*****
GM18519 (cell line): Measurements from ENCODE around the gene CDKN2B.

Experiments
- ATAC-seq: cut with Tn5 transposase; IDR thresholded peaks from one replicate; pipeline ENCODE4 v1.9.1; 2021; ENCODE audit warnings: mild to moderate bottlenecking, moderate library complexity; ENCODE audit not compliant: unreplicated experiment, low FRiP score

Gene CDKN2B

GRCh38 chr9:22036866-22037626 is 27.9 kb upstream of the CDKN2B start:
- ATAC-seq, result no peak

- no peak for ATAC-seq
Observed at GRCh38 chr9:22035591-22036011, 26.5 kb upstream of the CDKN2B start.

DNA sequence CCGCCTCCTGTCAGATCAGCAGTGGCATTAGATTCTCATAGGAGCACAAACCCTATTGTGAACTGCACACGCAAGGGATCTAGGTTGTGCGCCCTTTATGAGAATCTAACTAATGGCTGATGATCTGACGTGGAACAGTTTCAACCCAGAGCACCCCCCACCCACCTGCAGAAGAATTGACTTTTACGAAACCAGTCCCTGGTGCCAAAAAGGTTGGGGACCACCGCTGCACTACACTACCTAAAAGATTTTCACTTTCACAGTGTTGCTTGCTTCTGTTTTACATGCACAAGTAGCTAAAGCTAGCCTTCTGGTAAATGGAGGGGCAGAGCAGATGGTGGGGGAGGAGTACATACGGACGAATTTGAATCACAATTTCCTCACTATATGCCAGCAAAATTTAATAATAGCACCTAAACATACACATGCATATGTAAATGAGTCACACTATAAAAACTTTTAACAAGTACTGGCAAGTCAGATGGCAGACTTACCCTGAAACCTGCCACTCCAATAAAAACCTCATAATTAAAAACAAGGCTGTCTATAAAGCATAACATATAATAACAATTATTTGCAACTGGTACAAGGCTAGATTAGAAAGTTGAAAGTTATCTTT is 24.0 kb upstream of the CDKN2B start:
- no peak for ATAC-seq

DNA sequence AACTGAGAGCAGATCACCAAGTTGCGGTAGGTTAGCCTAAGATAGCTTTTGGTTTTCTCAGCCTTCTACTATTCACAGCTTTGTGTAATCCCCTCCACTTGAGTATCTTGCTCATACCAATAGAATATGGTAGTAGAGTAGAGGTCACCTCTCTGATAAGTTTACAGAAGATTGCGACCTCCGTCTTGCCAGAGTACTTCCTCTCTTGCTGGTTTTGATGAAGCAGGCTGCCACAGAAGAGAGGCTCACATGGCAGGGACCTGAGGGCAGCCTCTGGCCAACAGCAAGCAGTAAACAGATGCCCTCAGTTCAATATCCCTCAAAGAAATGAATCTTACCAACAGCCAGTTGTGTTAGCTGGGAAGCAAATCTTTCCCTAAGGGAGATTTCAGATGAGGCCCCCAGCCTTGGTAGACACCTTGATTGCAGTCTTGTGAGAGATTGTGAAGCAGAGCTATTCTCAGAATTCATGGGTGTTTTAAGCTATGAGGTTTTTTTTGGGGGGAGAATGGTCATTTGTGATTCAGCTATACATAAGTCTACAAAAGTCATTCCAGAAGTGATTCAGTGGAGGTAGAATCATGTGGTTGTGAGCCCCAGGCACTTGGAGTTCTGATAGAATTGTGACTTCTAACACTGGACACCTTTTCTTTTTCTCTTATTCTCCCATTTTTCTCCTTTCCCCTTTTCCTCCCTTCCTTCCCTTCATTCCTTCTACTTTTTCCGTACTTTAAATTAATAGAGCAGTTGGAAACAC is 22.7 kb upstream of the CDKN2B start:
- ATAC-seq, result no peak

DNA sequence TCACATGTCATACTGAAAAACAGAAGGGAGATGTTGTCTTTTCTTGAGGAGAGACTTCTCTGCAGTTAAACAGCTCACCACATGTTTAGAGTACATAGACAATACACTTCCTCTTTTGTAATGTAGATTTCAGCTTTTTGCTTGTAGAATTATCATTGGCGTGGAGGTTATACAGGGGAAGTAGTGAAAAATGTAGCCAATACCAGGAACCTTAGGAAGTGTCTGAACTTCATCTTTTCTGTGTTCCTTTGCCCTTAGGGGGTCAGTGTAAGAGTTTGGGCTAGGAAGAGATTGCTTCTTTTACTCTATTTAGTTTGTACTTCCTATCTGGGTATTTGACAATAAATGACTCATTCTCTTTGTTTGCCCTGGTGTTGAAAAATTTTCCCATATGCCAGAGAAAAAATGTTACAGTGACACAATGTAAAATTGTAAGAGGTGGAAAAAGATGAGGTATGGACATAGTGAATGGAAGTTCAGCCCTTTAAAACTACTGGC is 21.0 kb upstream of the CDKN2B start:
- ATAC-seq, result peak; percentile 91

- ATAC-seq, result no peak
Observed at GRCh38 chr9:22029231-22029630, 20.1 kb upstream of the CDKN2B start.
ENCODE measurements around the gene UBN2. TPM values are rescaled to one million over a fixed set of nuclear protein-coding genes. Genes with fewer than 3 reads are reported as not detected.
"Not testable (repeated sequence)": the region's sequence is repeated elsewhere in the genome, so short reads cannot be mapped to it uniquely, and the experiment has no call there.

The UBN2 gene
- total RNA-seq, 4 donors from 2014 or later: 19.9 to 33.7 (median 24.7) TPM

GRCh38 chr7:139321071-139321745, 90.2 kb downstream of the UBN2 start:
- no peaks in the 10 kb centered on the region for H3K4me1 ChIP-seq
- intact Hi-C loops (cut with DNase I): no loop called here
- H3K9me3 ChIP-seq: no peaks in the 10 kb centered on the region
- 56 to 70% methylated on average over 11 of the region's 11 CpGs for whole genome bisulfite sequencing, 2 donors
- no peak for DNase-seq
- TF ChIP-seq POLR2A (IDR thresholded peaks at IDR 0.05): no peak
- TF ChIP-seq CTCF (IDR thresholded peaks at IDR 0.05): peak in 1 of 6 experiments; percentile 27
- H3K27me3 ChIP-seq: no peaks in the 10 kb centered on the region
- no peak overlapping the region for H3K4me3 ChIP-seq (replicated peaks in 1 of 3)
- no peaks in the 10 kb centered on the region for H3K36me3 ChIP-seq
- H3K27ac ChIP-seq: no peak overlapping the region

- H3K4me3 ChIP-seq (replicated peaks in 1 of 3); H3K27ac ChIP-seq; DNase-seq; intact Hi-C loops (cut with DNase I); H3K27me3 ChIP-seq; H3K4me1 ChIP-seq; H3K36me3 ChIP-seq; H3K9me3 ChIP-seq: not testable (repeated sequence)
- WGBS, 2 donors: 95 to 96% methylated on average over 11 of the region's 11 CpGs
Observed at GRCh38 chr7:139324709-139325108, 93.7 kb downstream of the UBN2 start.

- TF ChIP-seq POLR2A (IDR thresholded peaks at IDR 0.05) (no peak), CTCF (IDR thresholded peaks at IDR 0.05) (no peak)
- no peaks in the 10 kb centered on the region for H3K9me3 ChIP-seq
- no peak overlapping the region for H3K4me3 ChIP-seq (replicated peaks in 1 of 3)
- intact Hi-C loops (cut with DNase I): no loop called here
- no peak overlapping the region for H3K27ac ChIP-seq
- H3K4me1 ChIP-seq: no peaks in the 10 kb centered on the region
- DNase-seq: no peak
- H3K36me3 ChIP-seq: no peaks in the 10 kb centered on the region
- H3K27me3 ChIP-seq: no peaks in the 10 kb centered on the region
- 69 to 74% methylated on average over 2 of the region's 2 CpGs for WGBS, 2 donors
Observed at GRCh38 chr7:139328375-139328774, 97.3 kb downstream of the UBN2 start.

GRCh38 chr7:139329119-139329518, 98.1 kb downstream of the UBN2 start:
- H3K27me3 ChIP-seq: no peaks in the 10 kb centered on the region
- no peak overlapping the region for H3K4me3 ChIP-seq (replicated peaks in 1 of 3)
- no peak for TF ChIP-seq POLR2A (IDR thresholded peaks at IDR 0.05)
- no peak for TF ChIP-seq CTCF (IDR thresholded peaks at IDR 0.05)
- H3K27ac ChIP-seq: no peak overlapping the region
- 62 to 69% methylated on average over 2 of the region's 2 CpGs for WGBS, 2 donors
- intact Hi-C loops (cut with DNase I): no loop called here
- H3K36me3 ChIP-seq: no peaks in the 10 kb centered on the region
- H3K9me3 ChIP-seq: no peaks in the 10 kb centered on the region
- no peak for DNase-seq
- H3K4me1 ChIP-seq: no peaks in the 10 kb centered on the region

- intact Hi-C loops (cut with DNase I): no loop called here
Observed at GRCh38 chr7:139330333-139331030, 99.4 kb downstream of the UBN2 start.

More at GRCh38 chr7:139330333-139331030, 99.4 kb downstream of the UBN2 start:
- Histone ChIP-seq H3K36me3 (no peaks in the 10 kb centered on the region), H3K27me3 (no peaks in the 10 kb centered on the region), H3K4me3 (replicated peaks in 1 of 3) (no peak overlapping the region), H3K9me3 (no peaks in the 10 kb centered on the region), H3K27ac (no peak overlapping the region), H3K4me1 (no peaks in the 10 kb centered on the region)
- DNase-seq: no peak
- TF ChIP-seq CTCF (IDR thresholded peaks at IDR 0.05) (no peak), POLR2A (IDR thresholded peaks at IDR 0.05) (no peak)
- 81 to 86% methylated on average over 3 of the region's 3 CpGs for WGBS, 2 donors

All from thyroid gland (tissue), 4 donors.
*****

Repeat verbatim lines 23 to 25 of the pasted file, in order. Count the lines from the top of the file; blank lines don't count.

- intact Hi-C loops (cut with DNase I): no loop called here
- H3K9me3 ChIP-seq: no peaks in the 10 kb centered on the region
- 56 to 70% methylated on average over 11 of the region's 11 CpGs for whole genome bisulfite sequencing, 2 donors